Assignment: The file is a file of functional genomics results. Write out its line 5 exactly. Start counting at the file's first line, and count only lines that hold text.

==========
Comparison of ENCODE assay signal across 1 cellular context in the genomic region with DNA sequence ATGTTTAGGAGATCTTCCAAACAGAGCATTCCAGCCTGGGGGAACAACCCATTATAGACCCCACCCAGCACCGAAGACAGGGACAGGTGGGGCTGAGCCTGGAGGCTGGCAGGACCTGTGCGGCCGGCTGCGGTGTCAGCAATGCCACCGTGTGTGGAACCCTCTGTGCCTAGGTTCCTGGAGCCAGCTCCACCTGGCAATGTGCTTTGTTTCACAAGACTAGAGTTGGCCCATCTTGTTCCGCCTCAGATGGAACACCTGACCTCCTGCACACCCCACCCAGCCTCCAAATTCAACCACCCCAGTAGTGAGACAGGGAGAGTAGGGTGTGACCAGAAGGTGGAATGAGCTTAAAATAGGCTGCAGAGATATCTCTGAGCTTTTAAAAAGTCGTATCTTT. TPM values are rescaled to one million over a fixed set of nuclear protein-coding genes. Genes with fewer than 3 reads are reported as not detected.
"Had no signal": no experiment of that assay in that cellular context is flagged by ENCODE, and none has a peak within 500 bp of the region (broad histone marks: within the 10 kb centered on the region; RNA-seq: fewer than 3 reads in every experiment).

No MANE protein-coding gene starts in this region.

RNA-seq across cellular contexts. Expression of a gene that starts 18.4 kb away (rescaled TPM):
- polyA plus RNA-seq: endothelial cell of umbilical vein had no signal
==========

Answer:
- polyA plus RNA-seq: endothelial cell of umbilical vein had no signal